Last year at the Maberly Fair, a man brought a type of pan to the Heritage Table and asked us/everyone if anyone know what this pan was. He said he found it on a farm in old South Sherbrooke Township (now Tay Valley Township). Nobody knew what it was. The man said not even Clive’s Curios could help. (newspaper column in the Lanark Era).
I don’t know who the man was, but he seemed to know the other locals who were hanging around the heritage booth – although I don’t know those people either – however I will recognize them again if they come back this year. If those same people come back this year, I’ll ask them who the man with the pan was – hopefully they will know and the end result will be that I can get more information about the pan – i.e. – other items it was found with.
The bottom of the pan appears to have a formula on it 23% m, and the peace symbol. This must mean something. I wonder if the formula is meant to be pressed, stamped, or branded into something since the text is raised rather than impressed into the pan itself. Maybe this pan is a mold for something – perhaps a weight was placed in it and the bottom of the pan was pressed into a soft hot metal – something a blacksmith might use- or maybe a foundary….. to mark a …..cast iron wood stove, cannon, etc.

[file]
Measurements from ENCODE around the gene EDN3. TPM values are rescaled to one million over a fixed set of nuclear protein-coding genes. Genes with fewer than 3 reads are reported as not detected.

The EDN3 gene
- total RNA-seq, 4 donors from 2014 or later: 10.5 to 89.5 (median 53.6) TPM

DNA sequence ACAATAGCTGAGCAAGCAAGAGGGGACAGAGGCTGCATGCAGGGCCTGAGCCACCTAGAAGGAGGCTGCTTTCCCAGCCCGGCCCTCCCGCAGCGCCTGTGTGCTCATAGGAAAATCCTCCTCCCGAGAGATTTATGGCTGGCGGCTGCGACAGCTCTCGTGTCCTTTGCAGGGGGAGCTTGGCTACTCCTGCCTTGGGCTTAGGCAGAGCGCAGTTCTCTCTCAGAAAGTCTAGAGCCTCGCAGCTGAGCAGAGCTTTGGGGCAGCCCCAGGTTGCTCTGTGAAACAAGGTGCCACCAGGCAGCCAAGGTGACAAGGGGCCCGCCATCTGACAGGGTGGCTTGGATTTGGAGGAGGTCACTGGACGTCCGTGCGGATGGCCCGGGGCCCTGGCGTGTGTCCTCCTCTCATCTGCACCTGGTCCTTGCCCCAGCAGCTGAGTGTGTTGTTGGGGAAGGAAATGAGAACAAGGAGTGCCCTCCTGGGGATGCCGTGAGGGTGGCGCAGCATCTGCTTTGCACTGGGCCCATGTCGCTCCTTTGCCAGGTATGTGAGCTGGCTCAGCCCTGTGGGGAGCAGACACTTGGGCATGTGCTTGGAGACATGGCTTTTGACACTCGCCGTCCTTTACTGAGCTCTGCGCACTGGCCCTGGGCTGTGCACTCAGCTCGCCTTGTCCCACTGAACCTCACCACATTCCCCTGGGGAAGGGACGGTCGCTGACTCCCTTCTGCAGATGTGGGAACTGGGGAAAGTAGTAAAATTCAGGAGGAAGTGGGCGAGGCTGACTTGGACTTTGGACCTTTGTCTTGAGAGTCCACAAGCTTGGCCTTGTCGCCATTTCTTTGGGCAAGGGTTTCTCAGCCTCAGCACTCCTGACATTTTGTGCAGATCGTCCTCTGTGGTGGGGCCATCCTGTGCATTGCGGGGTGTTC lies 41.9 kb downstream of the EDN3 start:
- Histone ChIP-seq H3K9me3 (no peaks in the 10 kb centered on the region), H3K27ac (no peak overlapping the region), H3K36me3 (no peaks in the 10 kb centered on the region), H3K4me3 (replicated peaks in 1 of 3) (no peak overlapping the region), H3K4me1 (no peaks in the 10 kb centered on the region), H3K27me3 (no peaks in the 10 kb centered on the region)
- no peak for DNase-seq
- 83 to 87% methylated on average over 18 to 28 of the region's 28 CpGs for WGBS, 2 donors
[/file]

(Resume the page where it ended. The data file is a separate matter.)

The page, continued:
The formula might indicate what the pan was made of – or what its used for.
Out of curiosity I checked the bottom of my own cast iron pans and the makers name is impressed into the bottom of the pan, not raised.
It appears to sit on something that that would have three, rungs, or elements….as the feet are graduated so it can sit flat on something, a little above something, or a little higher above something. Hard to explain.
Also notice the gear used where the handle attaches to the pan.
The handle itself has has a hook/crook in the top of it – so that when it hangs on something….it hangs straight or flat so that nothing can tip out of it….i.e. hot liquid ??
Hopefully the man, or the people who knew the man will come back to the Maberly Fair this August.
Rob Bell thought it might be a spider skillet
I found this online
“There was a black iron skillet in my mother’s kitchen that she always called the spider. “Fetch me down that black iron spider,” she would say when she was getting ready to start on one of her famous dishes –tuna fish casserole, for instance, topped not with potato chips but with baking powder biscuits; or American chop suey, which surely must have had an Italian ancestry, made as it was with ground meat, tomato sauce and elbow macaroni. Or cornbread — no cornbread could ever fulfill its flavor potential, she declared, unless it was baked in that black iron spider.” Read the rest here: CLICK
Information where you can buy all Linda Seccaspina’s books-You can also read Linda in The Townships Sun and Screamin’ Mamas (USA)